Table of Contents

Handbook of Governance and Security

Handbook of Governance and Security

Elgar original reference

Edited by James Sperling

The Handbook of Governance and Security examines the conceptual evolution of security governance and the different manifestations of regional security governance. In particular, James Sperling brings together unique contributions from leading scholars to explore the role of institutions that have emerged as critical suppliers of security governance and the ever-widening set of security issues that can be viewed profitably through a governance lens.

Chapter 27: World Health Organization

Kelley Lee

Subjects: politics and public policy, international politics, international relations, regulation and governance, terrorism and security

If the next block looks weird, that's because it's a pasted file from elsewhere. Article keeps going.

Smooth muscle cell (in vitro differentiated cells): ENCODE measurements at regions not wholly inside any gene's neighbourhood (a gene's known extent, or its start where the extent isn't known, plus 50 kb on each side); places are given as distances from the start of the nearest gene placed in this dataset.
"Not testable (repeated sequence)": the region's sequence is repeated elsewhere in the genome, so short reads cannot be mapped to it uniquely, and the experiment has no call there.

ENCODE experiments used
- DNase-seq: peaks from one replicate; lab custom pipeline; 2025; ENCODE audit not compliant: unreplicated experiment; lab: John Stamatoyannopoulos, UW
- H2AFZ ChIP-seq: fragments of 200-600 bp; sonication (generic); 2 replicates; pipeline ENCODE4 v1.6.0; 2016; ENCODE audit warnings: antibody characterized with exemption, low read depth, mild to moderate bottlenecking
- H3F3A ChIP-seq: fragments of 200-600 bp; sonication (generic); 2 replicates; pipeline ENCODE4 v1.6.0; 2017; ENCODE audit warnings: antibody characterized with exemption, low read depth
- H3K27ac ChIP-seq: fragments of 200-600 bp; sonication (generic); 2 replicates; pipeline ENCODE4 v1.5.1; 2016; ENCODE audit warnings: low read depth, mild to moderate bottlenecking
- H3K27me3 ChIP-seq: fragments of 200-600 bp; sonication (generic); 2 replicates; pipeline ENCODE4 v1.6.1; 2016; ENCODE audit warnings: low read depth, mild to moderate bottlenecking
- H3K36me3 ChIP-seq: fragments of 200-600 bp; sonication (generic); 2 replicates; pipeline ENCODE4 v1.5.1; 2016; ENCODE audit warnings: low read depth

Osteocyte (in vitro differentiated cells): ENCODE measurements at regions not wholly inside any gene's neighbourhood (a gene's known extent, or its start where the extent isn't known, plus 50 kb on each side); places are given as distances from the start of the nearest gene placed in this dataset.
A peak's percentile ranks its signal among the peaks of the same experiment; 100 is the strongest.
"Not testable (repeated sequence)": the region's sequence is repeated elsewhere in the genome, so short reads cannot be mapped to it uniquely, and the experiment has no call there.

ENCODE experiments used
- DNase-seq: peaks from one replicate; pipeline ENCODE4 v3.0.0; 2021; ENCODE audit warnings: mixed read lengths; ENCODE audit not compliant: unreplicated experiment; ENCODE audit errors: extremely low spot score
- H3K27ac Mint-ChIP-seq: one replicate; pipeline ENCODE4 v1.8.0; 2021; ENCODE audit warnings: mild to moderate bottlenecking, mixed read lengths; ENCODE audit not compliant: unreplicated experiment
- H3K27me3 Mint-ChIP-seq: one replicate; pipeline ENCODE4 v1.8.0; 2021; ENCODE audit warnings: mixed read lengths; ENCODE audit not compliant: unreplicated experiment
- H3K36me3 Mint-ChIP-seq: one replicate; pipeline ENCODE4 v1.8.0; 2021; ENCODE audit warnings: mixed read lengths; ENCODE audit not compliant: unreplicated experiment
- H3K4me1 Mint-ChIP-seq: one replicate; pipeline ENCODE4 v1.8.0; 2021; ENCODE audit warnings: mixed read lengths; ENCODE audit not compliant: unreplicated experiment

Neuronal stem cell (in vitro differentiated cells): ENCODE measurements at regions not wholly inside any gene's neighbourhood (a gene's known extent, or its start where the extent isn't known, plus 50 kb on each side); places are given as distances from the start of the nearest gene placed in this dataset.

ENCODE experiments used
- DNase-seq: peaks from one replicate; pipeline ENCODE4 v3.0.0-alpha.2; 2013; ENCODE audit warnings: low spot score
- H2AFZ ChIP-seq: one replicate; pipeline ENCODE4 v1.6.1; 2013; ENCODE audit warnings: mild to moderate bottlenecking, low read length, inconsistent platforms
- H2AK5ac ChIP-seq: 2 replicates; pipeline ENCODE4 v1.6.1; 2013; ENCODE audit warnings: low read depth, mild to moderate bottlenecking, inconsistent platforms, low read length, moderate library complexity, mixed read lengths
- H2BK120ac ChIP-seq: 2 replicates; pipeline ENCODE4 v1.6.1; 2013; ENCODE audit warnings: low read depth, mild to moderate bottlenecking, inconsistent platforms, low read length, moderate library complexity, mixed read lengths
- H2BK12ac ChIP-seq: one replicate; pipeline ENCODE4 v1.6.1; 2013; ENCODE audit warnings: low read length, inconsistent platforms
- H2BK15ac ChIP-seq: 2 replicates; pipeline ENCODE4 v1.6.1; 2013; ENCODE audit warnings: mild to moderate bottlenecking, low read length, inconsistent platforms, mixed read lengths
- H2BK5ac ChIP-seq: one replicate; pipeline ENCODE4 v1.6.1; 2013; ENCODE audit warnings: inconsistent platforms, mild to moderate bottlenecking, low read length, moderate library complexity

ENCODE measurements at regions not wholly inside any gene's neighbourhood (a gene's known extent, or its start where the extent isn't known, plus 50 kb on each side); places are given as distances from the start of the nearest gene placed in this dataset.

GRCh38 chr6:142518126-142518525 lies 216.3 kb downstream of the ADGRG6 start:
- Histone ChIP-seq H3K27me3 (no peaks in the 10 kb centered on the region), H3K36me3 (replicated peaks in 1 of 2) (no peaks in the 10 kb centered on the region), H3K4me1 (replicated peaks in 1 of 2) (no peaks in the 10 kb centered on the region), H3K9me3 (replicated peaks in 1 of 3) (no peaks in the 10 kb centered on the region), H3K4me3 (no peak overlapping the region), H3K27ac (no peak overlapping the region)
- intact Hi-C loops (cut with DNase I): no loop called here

The World Health Organization (WHO) was established in 1948 as the United Nations specialized agency for health. Its creation was preceded by a long history of international health cooperation. The influenza pandemic of 412 BC, the Plague of Athens in 430 BC (typhus), the Black Death (bubonic plague) of the fourteenth century, and exchange of infectious diseases between the eastern and western hemispheres from 1492 (Crosby 1972) prompted early forms of cooperation to control epidemic diseases across continents (Watts 2003). From the mid-nineteenth century, efforts began to be more formalized via 14 International Sanitary Conferences held between 1851 and 1938. Four international conventions were agreed by 1903, which were later codified and consolidated into the International Sanitary Regulations, the forerunner of the present-day International Health Regulations. This was followed in 1907 by the establishment of a permanent body, the Office International d’Hygiène Publique (OIHP), to collect and report epidemiological data from member states. Following the devastating influenza pandemic of 1918–19, which killed an estimated 25 million people worldwide, the League of Nations Health Organization (LNHO) was created in 1920. The LNHO was envisioned as going beyond statistical collation and dissemination, organizing member states ‘to take steps in matters of international concern for the prevention and control of disease’ (League of Nations 1919: Article 23(f)). This desire to expand the scope of international health cooperation, however, was overtaken by stronger political tides which saw the US withdraw from participating in the League of Nations. The US was active, however, in the formation of the regional Pan American Sanitary Bureau (PASB) in 1902.

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